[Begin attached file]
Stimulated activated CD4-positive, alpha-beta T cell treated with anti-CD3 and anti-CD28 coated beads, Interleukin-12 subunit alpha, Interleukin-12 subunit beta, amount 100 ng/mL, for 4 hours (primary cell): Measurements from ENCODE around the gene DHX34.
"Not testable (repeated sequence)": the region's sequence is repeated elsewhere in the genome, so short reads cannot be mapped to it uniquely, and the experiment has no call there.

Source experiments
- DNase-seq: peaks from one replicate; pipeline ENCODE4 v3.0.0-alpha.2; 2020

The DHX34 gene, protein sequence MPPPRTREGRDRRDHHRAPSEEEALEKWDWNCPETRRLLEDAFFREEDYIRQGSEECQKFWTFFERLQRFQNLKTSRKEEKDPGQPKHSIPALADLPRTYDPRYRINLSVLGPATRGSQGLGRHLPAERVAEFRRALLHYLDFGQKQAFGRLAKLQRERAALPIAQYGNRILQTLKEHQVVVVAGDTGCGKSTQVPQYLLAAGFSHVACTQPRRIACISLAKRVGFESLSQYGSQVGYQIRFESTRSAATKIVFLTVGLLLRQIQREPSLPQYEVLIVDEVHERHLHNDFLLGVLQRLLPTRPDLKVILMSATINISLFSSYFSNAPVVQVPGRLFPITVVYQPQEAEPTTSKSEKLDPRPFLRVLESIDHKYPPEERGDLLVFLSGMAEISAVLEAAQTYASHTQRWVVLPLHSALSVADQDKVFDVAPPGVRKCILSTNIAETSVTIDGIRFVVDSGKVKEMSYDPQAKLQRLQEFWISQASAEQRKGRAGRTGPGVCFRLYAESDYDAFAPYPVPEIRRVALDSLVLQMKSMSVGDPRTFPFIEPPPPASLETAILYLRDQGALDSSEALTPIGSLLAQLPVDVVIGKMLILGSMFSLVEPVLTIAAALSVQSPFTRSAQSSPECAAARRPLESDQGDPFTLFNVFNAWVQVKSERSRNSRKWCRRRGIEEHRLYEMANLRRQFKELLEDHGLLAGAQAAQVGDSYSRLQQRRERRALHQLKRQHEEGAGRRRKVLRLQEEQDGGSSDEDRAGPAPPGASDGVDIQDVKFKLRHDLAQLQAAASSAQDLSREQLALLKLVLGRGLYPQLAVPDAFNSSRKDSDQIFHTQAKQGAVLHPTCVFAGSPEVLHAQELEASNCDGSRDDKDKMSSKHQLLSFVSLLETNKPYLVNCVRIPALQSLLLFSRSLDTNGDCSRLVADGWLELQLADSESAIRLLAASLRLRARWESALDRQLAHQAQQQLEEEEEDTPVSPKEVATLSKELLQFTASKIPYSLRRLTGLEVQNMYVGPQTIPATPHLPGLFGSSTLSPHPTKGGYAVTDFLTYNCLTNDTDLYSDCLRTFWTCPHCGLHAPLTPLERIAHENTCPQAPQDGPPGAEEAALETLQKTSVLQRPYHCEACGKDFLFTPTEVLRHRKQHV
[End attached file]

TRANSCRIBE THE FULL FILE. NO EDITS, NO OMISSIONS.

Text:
Stimulated activated CD4-positive, alpha-beta T cell treated with anti-CD3 and anti-CD28 coated beads, Interleukin-12 subunit alpha, Interleukin-12 subunit beta, amount 100 ng/mL, for 4 hours (primary cell): Measurements from ENCODE around the gene DHX34.
"Not testable (repeated sequence)": the region's sequence is repeated elsewhere in the genome, so short reads cannot be mapped to it uniquely, and the experiment has no call there.

Source experiments
- DNase-seq: peaks from one replicate; pipeline ENCODE4 v3.0.0-alpha.2; 2020

The DHX34 gene, protein sequence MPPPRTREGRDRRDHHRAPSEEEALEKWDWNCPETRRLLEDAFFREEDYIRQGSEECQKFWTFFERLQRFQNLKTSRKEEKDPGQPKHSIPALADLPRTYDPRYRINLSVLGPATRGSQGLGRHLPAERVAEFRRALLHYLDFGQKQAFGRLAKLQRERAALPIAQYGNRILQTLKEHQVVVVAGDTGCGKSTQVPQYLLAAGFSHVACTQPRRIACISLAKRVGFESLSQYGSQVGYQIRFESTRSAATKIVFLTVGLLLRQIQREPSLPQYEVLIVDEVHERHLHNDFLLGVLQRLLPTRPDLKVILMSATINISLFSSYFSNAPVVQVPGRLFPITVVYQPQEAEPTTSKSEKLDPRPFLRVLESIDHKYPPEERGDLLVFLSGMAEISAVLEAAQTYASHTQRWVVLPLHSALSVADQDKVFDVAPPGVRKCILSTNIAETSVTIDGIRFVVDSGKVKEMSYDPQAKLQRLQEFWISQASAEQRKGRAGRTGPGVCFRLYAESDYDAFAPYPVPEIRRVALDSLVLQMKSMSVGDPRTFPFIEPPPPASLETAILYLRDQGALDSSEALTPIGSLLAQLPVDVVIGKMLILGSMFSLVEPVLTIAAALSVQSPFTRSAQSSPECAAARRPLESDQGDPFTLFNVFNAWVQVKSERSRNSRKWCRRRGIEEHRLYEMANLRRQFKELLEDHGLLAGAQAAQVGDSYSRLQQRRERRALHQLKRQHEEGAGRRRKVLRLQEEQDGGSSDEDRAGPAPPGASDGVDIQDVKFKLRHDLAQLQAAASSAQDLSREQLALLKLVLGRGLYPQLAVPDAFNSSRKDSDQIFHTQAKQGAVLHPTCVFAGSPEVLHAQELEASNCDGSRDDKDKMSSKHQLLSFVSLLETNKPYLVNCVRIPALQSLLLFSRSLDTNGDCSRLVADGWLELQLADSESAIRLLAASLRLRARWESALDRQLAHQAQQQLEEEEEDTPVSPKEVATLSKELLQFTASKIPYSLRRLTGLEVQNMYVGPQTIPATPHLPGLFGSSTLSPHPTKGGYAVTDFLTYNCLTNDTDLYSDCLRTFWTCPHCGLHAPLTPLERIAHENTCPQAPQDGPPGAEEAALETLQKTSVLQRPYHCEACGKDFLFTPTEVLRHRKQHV